Abstract: Purpose – To identify, classify, and propose a preliminary theory of the value conflicts and social choices that arise in enterprise system use.
Design/methodology/approach – Ethnographic case study of a medium-sized manufacturing firm, using a participant-observer approach.
Findings – Three areas of value conflict are identified between functional areas: conflicts over work priorities, conflicts over dependency on the commitments of others, and conflicts over evaluation fairness. When participants perceived that the value conflicts were accommodated in a balanced and legitimate way, they chose to use information resources within the enterprise system. When the conflicts were perceived as too great, participants chose to ignore the enterprise system, or develop their own competing information resources.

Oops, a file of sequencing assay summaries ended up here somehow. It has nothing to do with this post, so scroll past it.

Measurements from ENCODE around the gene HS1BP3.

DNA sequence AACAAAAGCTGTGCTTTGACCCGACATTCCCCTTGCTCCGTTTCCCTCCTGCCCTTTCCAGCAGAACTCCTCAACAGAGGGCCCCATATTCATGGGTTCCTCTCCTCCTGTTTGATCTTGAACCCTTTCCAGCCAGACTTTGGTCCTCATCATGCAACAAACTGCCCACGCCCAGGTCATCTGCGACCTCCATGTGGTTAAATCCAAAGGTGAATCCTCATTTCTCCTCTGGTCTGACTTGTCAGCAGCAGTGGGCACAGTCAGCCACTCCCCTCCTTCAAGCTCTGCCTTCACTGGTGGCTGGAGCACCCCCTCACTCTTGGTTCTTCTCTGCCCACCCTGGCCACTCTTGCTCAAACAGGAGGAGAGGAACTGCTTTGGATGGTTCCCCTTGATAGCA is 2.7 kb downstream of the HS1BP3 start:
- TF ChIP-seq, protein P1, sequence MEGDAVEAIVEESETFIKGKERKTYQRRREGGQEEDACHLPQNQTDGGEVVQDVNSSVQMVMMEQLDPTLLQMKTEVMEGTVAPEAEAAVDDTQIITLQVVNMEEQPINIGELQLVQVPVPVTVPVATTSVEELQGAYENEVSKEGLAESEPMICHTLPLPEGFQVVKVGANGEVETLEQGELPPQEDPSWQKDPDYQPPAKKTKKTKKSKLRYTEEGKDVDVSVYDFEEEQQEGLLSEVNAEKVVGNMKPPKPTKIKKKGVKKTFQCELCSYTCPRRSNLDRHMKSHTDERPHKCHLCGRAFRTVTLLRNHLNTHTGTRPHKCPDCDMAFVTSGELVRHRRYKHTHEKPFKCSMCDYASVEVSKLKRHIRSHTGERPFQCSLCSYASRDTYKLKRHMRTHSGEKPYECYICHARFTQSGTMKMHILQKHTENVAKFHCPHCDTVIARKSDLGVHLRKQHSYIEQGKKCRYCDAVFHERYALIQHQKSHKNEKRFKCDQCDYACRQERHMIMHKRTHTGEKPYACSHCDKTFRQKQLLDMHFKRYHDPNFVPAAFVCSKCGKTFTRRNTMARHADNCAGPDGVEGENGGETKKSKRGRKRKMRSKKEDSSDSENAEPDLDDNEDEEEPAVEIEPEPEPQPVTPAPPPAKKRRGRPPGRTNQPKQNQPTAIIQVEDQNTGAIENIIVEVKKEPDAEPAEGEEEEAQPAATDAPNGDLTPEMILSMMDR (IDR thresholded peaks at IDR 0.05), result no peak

Research limitations/implications – This paper reports on theory building from one intensive case study. It implies, however, that previous attempts to account for the difficulty of enterprise resource planning (ERP) use have not focused enough on the social relationships between the functional areas that are tightly integrated through enterprise systems.
Practical implications – The three value conflict questions (work priorities, dependency on commitments, and evaluation fairness) can be used to identify potential ERP problem areas, and to clarify the costs and benefits of different ERP choices for various functional areas.
Originality/value – For information systems researchers and practitioners, this paper offers another means for identifying value conflicts and social choices in computerization, hopefully bringing us closer to Rob Kling's dream that computerization choices be made in a more socially benign way.
ICT & applications (2)
Bibliography - Information Technology & People (7)
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